Tiger Lily

Three Cheers and a Tiger ~ Exhibition
Theryn Fleming

“Beautiful, Kai. One more roll and we’re done here.” Ricardo gestures at his assistant. The girl exchanges cameras with him. They speak briefly.

“Can I get you anything?” she asks, looking at Kai.

“Thanks. I’m good, Tess.” She stifles a yawn. Late afternoon sunlight shafts through the loft’s high windows. Just want to get this done and get out of here.

Ethan and Claire, the prop kids, swoop in and shift a few things around. Swap an umbrella with a beach chair. Tess adjusts the direction the light’s being reflected.

“This round without the top, okay?”

Kai hands the bikini top to Claire. Tess steps up and spritzes her with a mixture of water and oil, then slides the sarong lower on her hips.

“Let’s start with you arms crossed over your chest—yes—just so. Turn little to the left—.” Ricardo never stops moving. Reminds her of a hummingbird.

Ethan moves the fan, directing it toward her.

“Good, good.” Ricardo starts snapping. “Tilt your head back. Just so, yes. Hold it. Good. Now turn—with your back toward me—look over your shoulder—and yes…”


“Great shoot,” Tess says as Kai dresses.

“Thanks.” Automatic. Tess is obviously leading up to something.

Tess fiddles with a lens. “Thought any more about the Playboy spread?”

“Mmm.” Kai shrugs into her jacket, the buttery-soft leather one she loves, and pulls her cell phone out of her bag.

Tess laughs. “Still no, huh? Well, I won’t tell Ricardo yet. He’ll be crushed. Let him think there’s hope.”

Kai fast-forwards through her voice mail. Her agency, with more bookings; her realtor, asking how the apartment is working out; her dad, just saying hi; JD, the hockey player she went out with last week, wondering if she’s free tonight. Then: “Kai, this is Dr. Ashley Barrett. Please call me at your convenience.”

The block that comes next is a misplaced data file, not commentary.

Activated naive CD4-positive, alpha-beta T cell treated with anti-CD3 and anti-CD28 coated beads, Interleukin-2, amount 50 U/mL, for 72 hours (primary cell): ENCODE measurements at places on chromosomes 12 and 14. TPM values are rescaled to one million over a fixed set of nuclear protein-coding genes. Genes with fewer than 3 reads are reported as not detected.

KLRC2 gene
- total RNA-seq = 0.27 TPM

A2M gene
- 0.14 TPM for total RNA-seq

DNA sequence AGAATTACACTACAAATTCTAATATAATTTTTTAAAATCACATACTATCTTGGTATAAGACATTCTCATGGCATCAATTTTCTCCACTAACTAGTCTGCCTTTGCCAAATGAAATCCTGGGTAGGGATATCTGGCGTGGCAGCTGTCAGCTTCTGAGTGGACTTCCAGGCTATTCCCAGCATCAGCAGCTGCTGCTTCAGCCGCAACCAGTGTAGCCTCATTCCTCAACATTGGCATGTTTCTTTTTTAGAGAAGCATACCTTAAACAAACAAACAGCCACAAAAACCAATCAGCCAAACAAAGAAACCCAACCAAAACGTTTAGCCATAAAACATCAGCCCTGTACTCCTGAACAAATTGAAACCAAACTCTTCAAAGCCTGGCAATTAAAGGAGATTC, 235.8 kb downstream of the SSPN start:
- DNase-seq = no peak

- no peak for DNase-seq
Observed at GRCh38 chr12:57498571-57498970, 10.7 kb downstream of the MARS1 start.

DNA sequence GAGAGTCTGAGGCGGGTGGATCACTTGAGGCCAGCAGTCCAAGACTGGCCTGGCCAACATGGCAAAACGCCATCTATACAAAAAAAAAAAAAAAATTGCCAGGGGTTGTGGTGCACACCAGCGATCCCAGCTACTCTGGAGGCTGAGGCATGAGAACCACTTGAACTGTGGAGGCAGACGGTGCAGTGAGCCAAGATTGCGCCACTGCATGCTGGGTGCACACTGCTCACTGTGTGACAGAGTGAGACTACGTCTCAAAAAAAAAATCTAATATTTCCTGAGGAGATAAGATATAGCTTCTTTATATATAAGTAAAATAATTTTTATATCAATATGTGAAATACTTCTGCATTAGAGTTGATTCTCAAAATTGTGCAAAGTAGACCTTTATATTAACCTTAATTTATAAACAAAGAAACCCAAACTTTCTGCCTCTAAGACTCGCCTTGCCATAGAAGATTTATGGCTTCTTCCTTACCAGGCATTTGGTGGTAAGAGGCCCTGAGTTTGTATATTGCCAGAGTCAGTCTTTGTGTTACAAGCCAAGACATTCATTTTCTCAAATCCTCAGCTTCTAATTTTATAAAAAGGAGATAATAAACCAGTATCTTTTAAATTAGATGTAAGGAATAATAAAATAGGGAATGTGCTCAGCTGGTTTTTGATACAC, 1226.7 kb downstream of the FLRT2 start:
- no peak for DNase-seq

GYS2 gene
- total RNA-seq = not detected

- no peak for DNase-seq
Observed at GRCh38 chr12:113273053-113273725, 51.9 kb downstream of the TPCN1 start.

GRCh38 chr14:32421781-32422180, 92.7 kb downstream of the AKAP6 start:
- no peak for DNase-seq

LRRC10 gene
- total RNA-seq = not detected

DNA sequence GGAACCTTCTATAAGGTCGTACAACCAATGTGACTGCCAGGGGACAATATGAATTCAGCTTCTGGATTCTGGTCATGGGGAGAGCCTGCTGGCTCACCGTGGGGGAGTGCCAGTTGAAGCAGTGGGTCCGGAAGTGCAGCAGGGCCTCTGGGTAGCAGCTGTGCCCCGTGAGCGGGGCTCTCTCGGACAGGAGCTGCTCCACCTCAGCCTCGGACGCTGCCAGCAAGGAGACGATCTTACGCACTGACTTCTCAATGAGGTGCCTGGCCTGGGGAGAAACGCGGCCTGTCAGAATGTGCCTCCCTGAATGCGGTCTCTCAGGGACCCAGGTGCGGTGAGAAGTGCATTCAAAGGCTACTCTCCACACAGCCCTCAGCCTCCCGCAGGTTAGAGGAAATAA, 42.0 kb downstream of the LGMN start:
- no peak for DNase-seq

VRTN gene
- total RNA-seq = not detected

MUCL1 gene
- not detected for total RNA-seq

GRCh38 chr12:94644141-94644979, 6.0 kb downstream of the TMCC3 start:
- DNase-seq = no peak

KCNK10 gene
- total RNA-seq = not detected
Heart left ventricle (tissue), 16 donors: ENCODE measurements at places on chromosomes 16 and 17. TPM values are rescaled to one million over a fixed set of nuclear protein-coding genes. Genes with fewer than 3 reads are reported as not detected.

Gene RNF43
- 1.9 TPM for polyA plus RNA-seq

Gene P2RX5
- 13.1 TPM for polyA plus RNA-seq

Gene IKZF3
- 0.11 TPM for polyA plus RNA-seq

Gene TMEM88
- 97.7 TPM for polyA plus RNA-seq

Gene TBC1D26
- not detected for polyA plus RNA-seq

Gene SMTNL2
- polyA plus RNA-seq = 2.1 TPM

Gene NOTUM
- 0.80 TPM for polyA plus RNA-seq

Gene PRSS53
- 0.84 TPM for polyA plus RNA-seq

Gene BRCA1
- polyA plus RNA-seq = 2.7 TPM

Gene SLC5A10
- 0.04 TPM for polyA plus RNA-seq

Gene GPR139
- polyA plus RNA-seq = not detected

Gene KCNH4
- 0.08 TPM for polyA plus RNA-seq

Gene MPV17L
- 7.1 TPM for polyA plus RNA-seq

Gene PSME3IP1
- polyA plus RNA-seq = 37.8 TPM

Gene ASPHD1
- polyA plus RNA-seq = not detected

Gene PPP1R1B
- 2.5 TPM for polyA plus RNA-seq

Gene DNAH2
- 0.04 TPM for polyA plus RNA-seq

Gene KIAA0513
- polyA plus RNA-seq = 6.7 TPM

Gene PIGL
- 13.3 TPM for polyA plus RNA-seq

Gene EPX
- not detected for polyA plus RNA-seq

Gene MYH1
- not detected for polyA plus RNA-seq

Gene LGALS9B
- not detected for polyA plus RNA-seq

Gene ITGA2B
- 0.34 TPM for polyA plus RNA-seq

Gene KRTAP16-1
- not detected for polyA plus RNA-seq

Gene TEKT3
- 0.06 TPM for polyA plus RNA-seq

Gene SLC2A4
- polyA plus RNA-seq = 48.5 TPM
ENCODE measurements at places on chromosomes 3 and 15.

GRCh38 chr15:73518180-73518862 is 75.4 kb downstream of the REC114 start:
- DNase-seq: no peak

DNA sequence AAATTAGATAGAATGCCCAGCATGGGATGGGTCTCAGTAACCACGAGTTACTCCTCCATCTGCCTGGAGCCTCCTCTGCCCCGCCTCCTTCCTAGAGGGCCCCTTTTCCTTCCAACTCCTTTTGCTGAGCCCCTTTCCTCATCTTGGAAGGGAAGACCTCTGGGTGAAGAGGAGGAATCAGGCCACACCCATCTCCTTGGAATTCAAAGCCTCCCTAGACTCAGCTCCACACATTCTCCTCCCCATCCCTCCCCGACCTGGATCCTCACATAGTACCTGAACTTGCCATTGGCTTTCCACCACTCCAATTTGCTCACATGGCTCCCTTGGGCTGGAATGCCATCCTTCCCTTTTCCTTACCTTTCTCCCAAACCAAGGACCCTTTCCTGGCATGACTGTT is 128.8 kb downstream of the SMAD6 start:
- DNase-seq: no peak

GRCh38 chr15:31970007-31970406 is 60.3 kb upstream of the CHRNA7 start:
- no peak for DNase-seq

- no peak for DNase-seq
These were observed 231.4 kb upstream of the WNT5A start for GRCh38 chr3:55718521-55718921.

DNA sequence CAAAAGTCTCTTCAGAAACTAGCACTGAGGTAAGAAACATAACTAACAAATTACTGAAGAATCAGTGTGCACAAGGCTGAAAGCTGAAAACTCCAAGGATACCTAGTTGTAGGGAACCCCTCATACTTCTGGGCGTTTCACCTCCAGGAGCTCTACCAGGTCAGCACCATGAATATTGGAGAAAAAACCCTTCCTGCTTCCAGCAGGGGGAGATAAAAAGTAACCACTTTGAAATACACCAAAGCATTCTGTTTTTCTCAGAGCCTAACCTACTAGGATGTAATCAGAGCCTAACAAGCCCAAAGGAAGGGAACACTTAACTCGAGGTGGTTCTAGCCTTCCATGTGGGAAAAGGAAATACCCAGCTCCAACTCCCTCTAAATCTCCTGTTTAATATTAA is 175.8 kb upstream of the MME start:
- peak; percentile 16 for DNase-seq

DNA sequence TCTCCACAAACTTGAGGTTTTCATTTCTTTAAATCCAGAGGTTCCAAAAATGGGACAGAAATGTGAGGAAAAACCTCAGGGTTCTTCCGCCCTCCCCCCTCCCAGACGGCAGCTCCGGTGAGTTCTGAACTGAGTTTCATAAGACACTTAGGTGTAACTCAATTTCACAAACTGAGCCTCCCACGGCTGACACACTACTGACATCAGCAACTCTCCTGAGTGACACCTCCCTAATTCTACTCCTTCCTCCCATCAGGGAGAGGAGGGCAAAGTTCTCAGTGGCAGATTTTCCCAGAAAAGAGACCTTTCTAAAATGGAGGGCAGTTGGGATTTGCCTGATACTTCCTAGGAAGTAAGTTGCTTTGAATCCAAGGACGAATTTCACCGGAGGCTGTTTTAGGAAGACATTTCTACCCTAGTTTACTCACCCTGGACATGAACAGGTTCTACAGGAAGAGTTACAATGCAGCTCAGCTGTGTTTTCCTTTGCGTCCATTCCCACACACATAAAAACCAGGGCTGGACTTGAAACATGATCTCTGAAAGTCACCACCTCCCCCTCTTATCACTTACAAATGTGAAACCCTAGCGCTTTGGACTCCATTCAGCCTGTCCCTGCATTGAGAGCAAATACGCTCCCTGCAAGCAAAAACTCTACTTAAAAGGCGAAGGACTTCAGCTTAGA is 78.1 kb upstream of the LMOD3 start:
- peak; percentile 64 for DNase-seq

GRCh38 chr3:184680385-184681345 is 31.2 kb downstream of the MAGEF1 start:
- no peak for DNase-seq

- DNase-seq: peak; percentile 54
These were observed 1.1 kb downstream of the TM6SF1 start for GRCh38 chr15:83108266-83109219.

She leans a hand on the stool beside her. This is it. Dr. Barrett had promised to call as soon as the test results were in.

“Going to the Ralph Lauren party tonight?” Tess asks.

“I’ve been invited,” Kai says as she punches in Dr. Barrett’s number. She calls it so often that she knows it better than her own number and yet she hasn’t been able to put it on her speed dial. Somehow this keeps the reality of her situation at a manageable distance.

She walks away from Tess as Ashley Barrett’s receptionist answers: “Dr. Barrett’s office.”

She unglues her tongue from the roof of her mouth. “May I speak to the doctor, please? This is Kai Simon.”

“One moment, Ms. Simon. She’s expecting your call.”

A click and music. Enya. Probably supposed to be soothing. Hard to believe she’s putting her future in the hands of an ‘Ashley’. But Dr. Barrett had been Maya’s doctor and took care of her mom at the end too. She trusts her, though going strictly on results that doesn’t make much sense.

“Hello Kai.” The perfect doctor’s voice: serene and confident.

“Hi.” She’s at the far end of Ricardo’s loft now, away from Tess and any other curious ears.

“You know I prefer to do this at the office, but— well, I’m not going to keep you in suspense. You tested positive for the gene.”

She shivers. Stupid lofts, impossible to heat. And this jacket is useless. No insulating value at all.


Say something. “I’m here.”

“Kai, remember this is just a gene. Just because you have it, doesn’t mean that you’ll get cancer. It only…”

“…increases the probability. I know. But they’re all dead, Dr. Barrett. All of them. My sister, my mother, my aunt, my grandmother, my cousin. All the women in my family are dead.”

“I know, Kai. I know. You can come in right now, if you like, and we’ll talk about your options.”

“Again? No. I know my options. And you know what I decided to do if the test were positive.”